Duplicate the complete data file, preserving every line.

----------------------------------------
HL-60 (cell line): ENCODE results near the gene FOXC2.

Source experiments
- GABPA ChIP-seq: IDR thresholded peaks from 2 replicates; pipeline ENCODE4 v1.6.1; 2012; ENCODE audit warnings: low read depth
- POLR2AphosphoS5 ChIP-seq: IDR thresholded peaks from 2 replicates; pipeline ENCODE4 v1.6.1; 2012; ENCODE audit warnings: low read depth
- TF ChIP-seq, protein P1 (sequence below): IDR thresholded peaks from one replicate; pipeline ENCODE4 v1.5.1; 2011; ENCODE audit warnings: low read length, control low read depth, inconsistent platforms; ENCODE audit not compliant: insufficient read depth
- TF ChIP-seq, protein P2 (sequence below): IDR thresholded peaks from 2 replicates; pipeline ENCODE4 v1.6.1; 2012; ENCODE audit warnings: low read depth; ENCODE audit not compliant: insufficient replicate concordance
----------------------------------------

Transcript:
HL-60 (cell line): ENCODE results near the gene FOXC2.

Source experiments
- GABPA ChIP-seq: IDR thresholded peaks from 2 replicates; pipeline ENCODE4 v1.6.1; 2012; ENCODE audit warnings: low read depth
- POLR2AphosphoS5 ChIP-seq: IDR thresholded peaks from 2 replicates; pipeline ENCODE4 v1.6.1; 2012; ENCODE audit warnings: low read depth
- TF ChIP-seq, protein P1 (sequence below): IDR thresholded peaks from one replicate; pipeline ENCODE4 v1.5.1; 2011; ENCODE audit warnings: low read length, control low read depth, inconsistent platforms; ENCODE audit not compliant: insufficient read depth
- TF ChIP-seq, protein P2 (sequence below): IDR thresholded peaks from 2 replicates; pipeline ENCODE4 v1.6.1; 2012; ENCODE audit warnings: low read depth; ENCODE audit not compliant: insufficient replicate concordance